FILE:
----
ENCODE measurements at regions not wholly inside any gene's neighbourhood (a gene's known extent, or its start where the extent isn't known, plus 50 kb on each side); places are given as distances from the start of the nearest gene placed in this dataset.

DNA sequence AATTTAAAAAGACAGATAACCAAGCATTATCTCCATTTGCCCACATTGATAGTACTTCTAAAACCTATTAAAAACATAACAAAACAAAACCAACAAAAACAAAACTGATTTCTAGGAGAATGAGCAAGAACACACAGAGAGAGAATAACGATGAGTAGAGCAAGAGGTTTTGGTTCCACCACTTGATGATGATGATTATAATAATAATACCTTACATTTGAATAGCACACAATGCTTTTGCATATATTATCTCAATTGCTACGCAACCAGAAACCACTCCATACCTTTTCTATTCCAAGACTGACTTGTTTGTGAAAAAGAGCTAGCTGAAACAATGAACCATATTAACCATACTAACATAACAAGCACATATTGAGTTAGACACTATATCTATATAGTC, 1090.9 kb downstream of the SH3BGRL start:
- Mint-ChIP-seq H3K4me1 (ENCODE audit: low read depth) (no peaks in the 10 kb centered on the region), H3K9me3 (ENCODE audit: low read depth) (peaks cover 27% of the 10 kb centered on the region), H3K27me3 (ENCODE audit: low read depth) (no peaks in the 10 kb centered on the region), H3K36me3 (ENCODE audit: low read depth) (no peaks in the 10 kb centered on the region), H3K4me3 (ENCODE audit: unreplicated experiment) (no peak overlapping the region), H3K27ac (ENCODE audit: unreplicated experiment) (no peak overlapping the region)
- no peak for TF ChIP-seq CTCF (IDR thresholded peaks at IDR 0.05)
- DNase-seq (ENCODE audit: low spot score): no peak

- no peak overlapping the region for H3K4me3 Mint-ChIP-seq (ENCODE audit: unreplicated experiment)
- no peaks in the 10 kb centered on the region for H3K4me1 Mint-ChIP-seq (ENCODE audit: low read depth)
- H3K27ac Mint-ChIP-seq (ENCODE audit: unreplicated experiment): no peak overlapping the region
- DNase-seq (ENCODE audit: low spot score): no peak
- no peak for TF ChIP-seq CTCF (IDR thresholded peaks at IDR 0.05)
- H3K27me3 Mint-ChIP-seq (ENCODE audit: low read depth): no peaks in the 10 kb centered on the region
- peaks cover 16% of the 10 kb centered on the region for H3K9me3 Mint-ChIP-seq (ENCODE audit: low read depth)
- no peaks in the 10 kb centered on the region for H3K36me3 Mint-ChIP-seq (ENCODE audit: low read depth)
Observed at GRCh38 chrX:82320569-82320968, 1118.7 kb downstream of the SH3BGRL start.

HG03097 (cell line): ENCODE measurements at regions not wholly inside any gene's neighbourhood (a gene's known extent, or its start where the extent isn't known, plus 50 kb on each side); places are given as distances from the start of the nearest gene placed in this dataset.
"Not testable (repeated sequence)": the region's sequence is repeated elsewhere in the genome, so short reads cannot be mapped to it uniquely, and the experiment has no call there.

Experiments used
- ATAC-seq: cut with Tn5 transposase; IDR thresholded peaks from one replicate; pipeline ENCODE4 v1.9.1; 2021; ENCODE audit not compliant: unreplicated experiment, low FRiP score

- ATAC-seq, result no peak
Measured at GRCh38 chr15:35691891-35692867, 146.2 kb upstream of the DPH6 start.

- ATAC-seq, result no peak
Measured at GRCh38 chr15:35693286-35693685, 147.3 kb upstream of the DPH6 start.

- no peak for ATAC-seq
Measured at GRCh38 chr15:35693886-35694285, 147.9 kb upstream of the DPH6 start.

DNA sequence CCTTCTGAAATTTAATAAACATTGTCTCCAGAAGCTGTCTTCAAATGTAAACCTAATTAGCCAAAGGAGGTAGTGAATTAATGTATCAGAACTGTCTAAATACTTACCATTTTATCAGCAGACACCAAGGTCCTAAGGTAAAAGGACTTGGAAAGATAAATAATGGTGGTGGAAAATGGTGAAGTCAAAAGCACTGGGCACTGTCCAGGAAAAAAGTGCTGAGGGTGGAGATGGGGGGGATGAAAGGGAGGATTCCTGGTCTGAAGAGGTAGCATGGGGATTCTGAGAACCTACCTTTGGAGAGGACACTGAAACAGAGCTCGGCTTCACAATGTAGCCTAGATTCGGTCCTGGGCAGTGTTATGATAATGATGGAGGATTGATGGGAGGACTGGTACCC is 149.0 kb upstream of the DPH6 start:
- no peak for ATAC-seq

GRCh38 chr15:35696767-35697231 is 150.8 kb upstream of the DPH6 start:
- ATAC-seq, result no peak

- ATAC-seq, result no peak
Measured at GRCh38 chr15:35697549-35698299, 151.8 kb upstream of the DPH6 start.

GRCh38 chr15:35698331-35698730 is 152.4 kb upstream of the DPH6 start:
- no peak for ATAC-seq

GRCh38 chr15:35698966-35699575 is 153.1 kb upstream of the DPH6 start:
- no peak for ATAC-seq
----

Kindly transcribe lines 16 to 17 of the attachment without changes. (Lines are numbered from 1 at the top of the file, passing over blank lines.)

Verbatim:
"Not testable (repeated sequence)": the region's sequence is repeated elsewhere in the genome, so short reads cannot be mapped to it uniquely, and the experiment has no call there.

Experiments used